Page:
On Monday, I wrote about calloused calluses, when our hearts harden and we become spiritually dull. And I mentioned that the author of Hebrews seemed to know about ministry burnout.
Burnout is “the state of chronic stress that leads to physical and emotional exhaustion, cynicism and detachment, and feelings of ineffectiveness and lack of accomplishment” (psychologytoday.com).
According to the US National Library of Medicine, “The term ‘burnout’ was coined in the 1970s by the American psychologist Herbert Freudenberger. He used it to describe the consequences of severe stress and high ideals experienced by people working in ‘helping’ professions.”
Burnout happens in the ministry. Here’s a good article from Leadership Resources about Christian Ministry Burnout. It has statistics (I like reading statistics).
I’ve heard other Christians wave away burnout with cliched phrases that boil down to this: if you’re burned out, you’re not Christian enough, don’t love Jesus enough, don’t pray enough, don’t whatever enough.
But that’s not true. Even the most well meaning Christian can experience ministry burnout if she doesn’t take care of herself. We need to take care of ourselves spiritually, physically, mentally, and emotionally.
As someone who went through ministry burnout, here are two very practical ways to prevent it.
You need a confidante, someone to share your burdens and frustrations with. Yes, we can talk to God, but we’re human and don’t always feel God. He’s always there, yes. He’s always listening. He always loves. You don’t have to argue that we need to get past our feelings and remember the promises of God, even read them in our Bibles. We can know all that in our minds, hearts, and spirits. But that loneliness you feel during burnout is just as real, just as true. And it can crush you.
Get that weight off your shoulder by talking to someone. Share your story. Find that person or circle of friends who will listen without judgement, offer shoulders to cry on, coffee and chocolate to make you feel better, and advice when you want it (and they’ll know when because they love you).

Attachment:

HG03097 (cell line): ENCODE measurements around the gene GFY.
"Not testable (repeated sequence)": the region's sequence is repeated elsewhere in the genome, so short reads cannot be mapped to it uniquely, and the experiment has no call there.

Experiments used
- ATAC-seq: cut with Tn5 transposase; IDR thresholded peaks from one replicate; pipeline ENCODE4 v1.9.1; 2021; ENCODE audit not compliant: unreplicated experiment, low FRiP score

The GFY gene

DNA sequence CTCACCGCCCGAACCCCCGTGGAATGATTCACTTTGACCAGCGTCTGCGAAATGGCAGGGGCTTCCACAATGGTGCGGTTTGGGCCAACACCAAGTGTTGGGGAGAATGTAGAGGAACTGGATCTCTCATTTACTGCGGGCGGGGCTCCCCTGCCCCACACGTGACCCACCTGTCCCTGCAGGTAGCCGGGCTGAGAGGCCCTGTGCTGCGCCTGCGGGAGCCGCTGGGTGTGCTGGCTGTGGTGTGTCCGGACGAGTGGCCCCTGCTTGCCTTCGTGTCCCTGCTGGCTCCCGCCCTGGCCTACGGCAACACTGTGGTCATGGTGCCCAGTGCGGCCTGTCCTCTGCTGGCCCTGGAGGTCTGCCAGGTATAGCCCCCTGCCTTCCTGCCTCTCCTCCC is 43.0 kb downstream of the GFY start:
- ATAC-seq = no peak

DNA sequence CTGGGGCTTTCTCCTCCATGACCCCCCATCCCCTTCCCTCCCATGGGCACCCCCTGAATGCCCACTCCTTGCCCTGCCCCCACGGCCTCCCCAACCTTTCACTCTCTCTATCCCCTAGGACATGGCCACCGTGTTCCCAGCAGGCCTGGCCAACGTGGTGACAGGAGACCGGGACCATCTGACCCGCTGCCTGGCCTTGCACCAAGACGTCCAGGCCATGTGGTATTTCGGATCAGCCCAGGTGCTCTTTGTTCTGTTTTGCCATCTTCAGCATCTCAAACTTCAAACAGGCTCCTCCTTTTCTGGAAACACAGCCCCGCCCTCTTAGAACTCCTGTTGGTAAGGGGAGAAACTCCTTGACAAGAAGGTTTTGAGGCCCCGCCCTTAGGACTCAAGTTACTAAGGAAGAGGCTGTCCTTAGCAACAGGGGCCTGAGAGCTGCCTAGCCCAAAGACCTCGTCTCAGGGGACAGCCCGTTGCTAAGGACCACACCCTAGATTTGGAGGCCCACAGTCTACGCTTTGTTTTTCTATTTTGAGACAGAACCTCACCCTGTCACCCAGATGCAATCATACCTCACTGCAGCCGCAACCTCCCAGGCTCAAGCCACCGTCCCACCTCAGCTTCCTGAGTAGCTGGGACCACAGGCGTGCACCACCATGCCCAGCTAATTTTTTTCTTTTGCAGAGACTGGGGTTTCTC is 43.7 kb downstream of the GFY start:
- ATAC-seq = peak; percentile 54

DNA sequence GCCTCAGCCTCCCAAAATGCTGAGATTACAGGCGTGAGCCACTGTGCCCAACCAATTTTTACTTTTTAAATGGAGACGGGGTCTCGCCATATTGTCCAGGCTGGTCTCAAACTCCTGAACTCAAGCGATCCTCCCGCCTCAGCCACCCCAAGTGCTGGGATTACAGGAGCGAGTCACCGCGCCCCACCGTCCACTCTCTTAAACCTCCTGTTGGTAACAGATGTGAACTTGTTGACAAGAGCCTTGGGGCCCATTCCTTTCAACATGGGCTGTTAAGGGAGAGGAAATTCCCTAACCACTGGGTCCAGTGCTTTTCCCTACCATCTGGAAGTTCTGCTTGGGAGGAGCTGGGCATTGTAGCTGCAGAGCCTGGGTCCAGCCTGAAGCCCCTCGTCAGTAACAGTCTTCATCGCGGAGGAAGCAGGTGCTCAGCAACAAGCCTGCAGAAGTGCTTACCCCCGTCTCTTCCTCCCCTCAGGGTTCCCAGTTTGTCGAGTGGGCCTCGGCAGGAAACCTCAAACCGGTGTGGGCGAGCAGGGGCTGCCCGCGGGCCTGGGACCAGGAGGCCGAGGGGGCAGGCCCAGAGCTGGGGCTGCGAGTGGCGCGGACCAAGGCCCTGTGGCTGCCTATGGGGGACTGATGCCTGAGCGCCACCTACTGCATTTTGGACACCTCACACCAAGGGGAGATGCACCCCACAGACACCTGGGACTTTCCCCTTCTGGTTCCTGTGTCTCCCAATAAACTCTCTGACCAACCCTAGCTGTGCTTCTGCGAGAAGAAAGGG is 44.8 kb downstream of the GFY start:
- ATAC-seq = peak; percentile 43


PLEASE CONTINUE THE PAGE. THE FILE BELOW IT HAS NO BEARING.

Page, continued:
On the flip side, if you think someone you know is about to or is in the middle of a burnout, reach out. I’m horrible at reaching out to people. I don’t like to burden them with me. That’s twisted thinking, but it’s true for a lot of us. So reach out.
And on this note, I’m sending you over to the in(RL) conference. Share your story! Registration is free.
There’s a train of thinking that the modern woman can have it all by taking it all. By calling upon the strength that only women possess, we can slip on our 3-inch heels and march through our high powered careers, stroll through our motherhood duties, saunter and shimmy for date nights, and track success to our volunteer causes.
Rest is a two-word idea that happens once in a blue moon: spa day. Woman, you have the permission to rest more often than that. How?
Keep Sunday holy, for one. Make it a rule not to work on Sundays. If you find a stretch of time with nothing to do (say, like after church), do nothing. Enjoy a cup of coffee. Slip back into pjs and lounge around at home. Meander through a museum.
Ask to be placed in a rotation schedule for ministry duties. You cannot give what you do not have. You need that time of praise and worship. You need to hear the Word of God from someone else. You need fellowship with other brothers and sisters in Christ.
Say no or scale back on your duties. It’s important not to overload your plate. It’s okay to say no than to burn out and do nothing. It’s okay to do less than burn out and do harm to yourself and to others.
Go on a ministry break. I don’t say that without consideration to other ministry leaders. I know it can be panic-inducing to be short on volunteers. But we all need breaks, time to breathe, space to reorganize and re-prioritize. I offer breaks to my volunteers, asking them to take turns and how long they need. Some need a few weeks, some months. Some realized they didn’t need a break, but they needed to scale back on their duties. And yes, I have to shuffle volunteers around if we’re “short,” but God is faithful to provide. We need to take care of the things He entrusted to us, that includes the well-being of volunteers.
Go on consistent vacations. If you’re already suffering from burnout, rest and vacation will do you no good because something in you already broke. It’s like a factory machine. One day, it started clanging. The operator shuts it down. A week passes by. The operator turns the machine back on, but the clanging is still there. To prevent the clanging in the first place, the machine need routine maintenance. It is shut down and inspected consistently.
You need to enjoy life consistently. Go on vacations or daycations or staycations consistently. Get away. Find a change of pace, a new scenery, and a breath of fresh air to rejuvenate and energize yourself.
Talk and rest are two very practical ways to prevent burnout. You can even do them at the same time! But if you’re already burned out, seek help from a professional. Take care of you because you are very important. (Tweet that!)
Linking up with Fellowship Fridays.